Iran test-fires 14 missiles during military drills
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Tehran, Iran (CNN) — Iran has successfully test-fired 14 missiles during military drills, Iranian news agencies reported Tuesday.
Following the unveiling of several missile silos Monday, Tuesday’s exercises are the second day of war games code-named the “Great Prophet Six.”
According to Iran’s IRIB news agency, the Islamic Revolutions Guards Corps fired three Shabab ballistic missiles and 11 Zelzal short-range missiles to test the missiles “‘precision, navigation and interceptive capability.”
Airing video of one of the facilities as it began a new round of military exercises, Iran announced Monday that it has built its first ballistic missile silos. The hardened, underground launch sites will allow Iranian commanders to fire missiles more quickly, Iran’s state-run Press TV reported. A military statement carried by the official Islamic Republic News Agency said the silos were capable of launching long-range missiles.
Iran’s development of missile and nuclear fuel technology has led to U.N. sanctions and accusations from the United States that the clerical regime is trying to develop nuclear weapons.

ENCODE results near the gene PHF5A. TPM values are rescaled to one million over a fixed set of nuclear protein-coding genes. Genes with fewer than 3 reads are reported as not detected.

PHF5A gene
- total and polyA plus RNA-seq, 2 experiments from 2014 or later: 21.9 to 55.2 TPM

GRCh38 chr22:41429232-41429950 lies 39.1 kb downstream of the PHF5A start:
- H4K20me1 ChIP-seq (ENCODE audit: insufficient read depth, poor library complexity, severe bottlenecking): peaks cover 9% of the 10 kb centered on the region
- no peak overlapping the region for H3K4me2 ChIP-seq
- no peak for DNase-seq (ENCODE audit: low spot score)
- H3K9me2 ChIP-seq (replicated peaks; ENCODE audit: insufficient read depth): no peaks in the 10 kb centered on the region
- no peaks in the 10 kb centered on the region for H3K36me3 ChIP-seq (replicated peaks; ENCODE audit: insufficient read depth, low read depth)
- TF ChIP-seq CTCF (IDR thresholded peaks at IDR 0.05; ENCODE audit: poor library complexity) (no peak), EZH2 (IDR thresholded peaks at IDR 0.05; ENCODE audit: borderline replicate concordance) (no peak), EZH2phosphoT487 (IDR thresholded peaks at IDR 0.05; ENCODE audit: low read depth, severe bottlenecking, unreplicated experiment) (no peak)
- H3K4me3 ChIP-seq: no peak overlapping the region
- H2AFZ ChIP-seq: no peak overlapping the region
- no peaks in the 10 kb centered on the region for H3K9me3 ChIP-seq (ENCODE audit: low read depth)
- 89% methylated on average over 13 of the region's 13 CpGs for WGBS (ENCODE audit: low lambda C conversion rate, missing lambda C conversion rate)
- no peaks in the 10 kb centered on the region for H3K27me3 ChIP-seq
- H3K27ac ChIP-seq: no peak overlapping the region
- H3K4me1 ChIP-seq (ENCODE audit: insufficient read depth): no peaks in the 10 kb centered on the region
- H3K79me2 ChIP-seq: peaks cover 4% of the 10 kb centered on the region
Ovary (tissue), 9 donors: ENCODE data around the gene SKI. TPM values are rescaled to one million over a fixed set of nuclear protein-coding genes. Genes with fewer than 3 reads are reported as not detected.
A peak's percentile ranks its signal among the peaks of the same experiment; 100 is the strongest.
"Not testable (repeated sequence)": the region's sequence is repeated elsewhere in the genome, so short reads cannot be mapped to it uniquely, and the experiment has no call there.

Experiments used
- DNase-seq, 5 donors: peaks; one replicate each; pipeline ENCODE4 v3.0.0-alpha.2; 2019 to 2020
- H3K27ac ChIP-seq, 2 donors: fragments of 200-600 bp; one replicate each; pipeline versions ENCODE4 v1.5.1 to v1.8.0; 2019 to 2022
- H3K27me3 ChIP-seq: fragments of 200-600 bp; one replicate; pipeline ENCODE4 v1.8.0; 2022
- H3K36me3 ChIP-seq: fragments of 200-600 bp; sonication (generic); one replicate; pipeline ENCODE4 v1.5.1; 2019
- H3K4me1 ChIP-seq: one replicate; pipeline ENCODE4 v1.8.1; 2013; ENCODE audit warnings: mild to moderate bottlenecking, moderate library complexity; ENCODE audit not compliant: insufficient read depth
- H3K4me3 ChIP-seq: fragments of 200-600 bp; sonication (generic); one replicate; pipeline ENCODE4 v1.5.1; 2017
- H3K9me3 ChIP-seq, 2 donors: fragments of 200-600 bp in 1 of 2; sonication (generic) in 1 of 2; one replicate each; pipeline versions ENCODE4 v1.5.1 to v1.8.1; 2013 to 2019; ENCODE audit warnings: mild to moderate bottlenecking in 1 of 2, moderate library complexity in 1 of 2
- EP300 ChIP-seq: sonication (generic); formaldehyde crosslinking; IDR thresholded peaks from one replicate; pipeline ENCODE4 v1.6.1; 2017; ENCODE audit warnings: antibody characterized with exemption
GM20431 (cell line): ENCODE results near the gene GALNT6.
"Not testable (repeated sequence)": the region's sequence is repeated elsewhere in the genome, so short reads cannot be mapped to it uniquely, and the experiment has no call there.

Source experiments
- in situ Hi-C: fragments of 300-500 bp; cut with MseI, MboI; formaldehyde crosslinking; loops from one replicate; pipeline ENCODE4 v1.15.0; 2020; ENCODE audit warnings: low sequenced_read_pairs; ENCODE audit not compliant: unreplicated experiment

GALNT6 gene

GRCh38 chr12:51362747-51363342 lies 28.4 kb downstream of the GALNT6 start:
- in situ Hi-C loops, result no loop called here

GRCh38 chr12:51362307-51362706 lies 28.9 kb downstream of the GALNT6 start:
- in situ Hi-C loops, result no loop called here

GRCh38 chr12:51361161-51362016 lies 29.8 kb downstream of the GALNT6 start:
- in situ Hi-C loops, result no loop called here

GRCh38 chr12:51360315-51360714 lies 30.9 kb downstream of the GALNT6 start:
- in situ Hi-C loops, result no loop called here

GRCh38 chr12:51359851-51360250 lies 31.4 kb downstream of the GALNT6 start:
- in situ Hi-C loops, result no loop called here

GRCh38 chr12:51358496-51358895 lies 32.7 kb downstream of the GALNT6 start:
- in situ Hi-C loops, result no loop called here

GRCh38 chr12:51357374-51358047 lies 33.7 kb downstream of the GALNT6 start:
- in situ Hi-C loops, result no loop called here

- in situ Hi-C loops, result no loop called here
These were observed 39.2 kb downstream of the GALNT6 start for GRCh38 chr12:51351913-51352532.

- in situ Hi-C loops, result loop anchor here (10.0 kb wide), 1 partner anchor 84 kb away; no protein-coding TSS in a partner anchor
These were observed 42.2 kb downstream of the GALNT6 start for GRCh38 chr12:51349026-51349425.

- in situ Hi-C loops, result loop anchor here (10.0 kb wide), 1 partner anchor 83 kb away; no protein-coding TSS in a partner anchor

Iran says it has a right to peaceful nuclear technology, but the International Atomic Energy says it can’t verify whether Tehran’s nuclear program remains entirely peaceful.
The United States and the Soviet Union built more than 1,400 silos to protect their long-range missiles during the Cold War era.
In the Iranian statement, military spokesman Col. Asghar Ghelichkhani said the facilities were designed and built with domestic expertise.
Western observers say Iran currently has missiles capable of hitting targets up to about 1,300 kilometers (800 miles) away, a range that would cover nearly the entire Middle East and part of southeastern Europe. Iran also launched its first satellite in 2009.
US imposes economic sanctions on Iran Air
The US said Iran Air had “facilitated proliferation-related activities”
The US has imposed economic sanctions on Iran’s national airline, saying Iran Air had supported the Iranian military.
In a statement, the treasury department also said the airline had provided “material support and services” to the Iranian Revolutionary Guard.
It said the paramilitary group supported terrorism and committed human rights abuses against protesters.
The US accuses Iran of aiming to develop nuclear weapons. Tehran says its programme is wholly peaceful.
In addition, the US treasury department accused Iranian port company Tidewater Middle East Company of the Revolutionary Guard Corp of exporting arms and military equipment from the seven ports it operates in the country.
“Preventing Iran from developing nuclear weapons is a top US government priority and we remain deeply concerned about Iran’s nuclear intentions,” US Secretary of State Hillary Clinton and Treasury Secretary Tim Geithner said in a joint statement.